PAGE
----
• Ominous Floating Spaceship: All over the sky of every major city, apparently.
  • Only Sane Man: Oliver is the most reasonable and pragmatic member of the main cast, though his insistence on hunkering down inside the building gets him killed. At least he gets a Dying Moment of Awesome.
  • Organic Technology: The aliens. Word of God has it that the Motherships are organic too, in spite of the fact that they really look like they're made out of gold and glass.
  • Parking Garage: When they get there, people start to die.
  • People Farms: It's implied that the aliens are doing this at the end of the film, since they have a contraption apparently designed to suck unborn children right out of the mother.
  • Pulling Themselves Together: The alien mothership — even after being nuked. However, the sequel shows it has its limits as being blown up from the inside out damages it beyond repair.
  • Power at a Price: At the end of the film, Jarrod is immune to the alien bio-tech reprogramming, and retains his personality. While that does grant the strength and speed of the bad guys, the downside is... you're stuck as one of them.
  • Ramming Always Works: The Hydras fight human aircraft by ramming into them at top speed. This leaves the Hydra unharmed...even though getting hit with a missile will kill one. In an unintentional instance of this trope, the Tanker seems invulnerable to anything short of having an F-22 crash into its head.
  • Red Eyes, Take Warning: Inverted; those not under alien mind control have glowing red eyes.
  • Rule of Cool: Who knew such an alien invasion with no hope would somehow be exciting?
  • Scenery Gorn: It would appear humanity loses. All we see are shots of devastated cities, and even our best weapons appear to only slow them down for a bit.
  • Sensory Tentacles: Each glowing probe-arm of the Hydras does double duty as a Sensor Tentacle and a head-grappling device for brain collection.
  • Sex Signals Death: Terry is cheating on his girlfriend and gets killed. So does the girl he's cheating with.
  • Shoot Out the Lock: Subverted. When and Jarrod are trapped on the roof by a one-way door, Terry tries to shoot out the lock twice with no success. It takes Elaine opening the door from the other side for them to escape.
  • Slow "NO!": Jarrod, when the helicopter crashes.
  • Something Only They Would Say: Jarrod's Character Tic of stroking Elaine's face downwards from her forehead to her chin helps her to recognise him after Jarrod's brain transplantation.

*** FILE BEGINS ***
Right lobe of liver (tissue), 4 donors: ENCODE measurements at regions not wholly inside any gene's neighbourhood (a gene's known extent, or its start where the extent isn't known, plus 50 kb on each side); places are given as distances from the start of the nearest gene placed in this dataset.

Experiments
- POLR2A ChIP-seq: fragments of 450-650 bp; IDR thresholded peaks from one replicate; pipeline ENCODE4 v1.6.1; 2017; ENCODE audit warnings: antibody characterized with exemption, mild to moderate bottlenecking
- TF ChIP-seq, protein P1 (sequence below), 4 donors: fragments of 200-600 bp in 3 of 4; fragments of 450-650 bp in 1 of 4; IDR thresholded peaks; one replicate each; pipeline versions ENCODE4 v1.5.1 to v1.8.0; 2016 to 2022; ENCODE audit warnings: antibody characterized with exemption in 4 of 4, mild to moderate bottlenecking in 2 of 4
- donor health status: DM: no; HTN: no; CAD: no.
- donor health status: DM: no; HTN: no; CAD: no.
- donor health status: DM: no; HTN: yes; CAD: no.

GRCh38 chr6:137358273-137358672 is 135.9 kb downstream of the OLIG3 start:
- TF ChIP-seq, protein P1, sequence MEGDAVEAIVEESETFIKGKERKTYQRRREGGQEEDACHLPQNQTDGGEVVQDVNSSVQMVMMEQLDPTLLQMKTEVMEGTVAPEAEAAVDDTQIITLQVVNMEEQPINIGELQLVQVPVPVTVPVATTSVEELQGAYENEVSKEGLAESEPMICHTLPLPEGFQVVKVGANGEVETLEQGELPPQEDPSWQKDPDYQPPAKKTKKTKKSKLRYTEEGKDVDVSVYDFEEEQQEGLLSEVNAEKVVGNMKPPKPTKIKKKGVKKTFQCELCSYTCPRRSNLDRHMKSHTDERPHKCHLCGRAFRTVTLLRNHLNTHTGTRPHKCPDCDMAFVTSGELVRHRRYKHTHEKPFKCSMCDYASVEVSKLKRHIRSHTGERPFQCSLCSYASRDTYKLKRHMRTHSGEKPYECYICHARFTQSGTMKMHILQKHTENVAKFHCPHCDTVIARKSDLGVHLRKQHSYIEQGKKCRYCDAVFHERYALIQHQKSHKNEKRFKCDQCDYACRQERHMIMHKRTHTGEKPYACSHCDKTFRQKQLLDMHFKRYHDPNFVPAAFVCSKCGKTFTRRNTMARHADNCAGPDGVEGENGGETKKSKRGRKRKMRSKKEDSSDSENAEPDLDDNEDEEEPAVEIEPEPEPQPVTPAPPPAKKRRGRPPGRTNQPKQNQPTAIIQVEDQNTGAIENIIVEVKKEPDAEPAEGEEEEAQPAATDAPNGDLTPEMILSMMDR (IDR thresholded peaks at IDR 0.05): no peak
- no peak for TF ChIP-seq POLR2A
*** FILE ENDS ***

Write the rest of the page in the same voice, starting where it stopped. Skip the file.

• Starfish Aliens: They sure don't look like anything on Earth.
  • Tainted Veins: From looking into the blue lights.
  • Taking You with Me:
    • Oliver tries this on one of the "Tanker" aliens. It doesn't work.
    • Jarrod pulls this in the sequel, as after being mortally wounded by the alien overlord, he blows up his ship from the inside out, damaging it beyond its ability to repair. While the overlord survives, this directly leads to his downfall.
  • The Enemy Weapons Are Better: A major plot point in the sequel: the aliens' tech edge is massive, but humans can use it under the right circumstances and when the human turned aliens are able to be freed, they can as well.
  • Too Dumb to Live: With LA full of alien monsters eating everything that moves, our heroes decide to try and escape in cars with big, growly engines and in broad daylight. Granted, their chances weren't all that good whatever they tried, but at least on foot and at night they had some small hope of evading detection. And let's not even think about the fact that their entire daylight plan was to escape by boat. From flying aliens. Yeah, that will work!
  • Too Spicy for Yog-Sothoth: Jarrod's glowing red brain proves to be just too much for the war-machine husk and he takes it over. Not quite the normal version of the trope, but close enough.
  • Touched by Vorlons: Albeit horribly underused here.
  • Trailers Always Lie: The trailers and commercials contained snippets of news broadcasts talking about "Every city in the world" being attacked. These never appear in the film.
  • Trailers Always Spoil:
    • Arguably the best surprise in the film is when the car is crushed by the alien's foot as it comes out of the parking garage, so of course this was displayed prominently in the trailer.
    • One of the commentary tracks laments the fact that the helicopter getting grabbed while it's attempting to pick up Jarrod would have been a nice shot if it was wasn't used in the trailers.
  • Villainous Breakdown: The aliens' overlord slowly has one over the course of the second film, as he clearly believed that he was as invulnerable as they seemed in the first film, and becomes increasingly more and more furious as the film progresses and the humans actually manage to turn the tables on him. When he realizes that a tainted round has been loaded into the cannon and could free all his soldiers in the current battle, he begins frantically tearing into his own mother ship trying to stop it.
  • The Virus: The light seems to act like this, particularly for Jarrod.
  • Wilhelm Scream: When a soldier gets knocked off a building. Pretty disturbing version, too.
  • Your Princess Is in Another Castle!: Yeah, we had to nuke L.A., but the alien mothership is down... what do you mean the film is only half over?

Oooh... look at the pretty blue text...

Alternative Title(s): Beyond Skyline, Skylin3s